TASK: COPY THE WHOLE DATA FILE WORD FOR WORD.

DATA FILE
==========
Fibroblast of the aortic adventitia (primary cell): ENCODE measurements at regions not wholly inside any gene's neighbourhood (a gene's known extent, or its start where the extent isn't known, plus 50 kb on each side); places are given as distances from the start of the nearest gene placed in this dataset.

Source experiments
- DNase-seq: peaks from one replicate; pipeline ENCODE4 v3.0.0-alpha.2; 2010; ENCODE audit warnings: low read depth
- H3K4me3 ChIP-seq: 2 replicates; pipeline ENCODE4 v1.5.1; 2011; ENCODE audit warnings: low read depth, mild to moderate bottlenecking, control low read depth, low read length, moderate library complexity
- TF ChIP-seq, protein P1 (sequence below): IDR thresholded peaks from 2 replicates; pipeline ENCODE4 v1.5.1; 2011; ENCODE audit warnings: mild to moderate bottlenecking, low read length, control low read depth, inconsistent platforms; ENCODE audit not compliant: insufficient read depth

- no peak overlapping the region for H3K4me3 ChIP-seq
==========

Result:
Fibroblast of the aortic adventitia (primary cell): ENCODE measurements at regions not wholly inside any gene's neighbourhood (a gene's known extent, or its start where the extent isn't known, plus 50 kb on each side); places are given as distances from the start of the nearest gene placed in this dataset.

Source experiments
- DNase-seq: peaks from one replicate; pipeline ENCODE4 v3.0.0-alpha.2; 2010; ENCODE audit warnings: low read depth
- H3K4me3 ChIP-seq: 2 replicates; pipeline ENCODE4 v1.5.1; 2011; ENCODE audit warnings: low read depth, mild to moderate bottlenecking, control low read depth, low read length, moderate library complexity
- TF ChIP-seq, protein P1 (sequence below): IDR thresholded peaks from 2 replicates; pipeline ENCODE4 v1.5.1; 2011; ENCODE audit warnings: mild to moderate bottlenecking, low read length, control low read depth, inconsistent platforms; ENCODE audit not compliant: insufficient read depth

- no peak overlapping the region for H3K4me3 ChIP-seq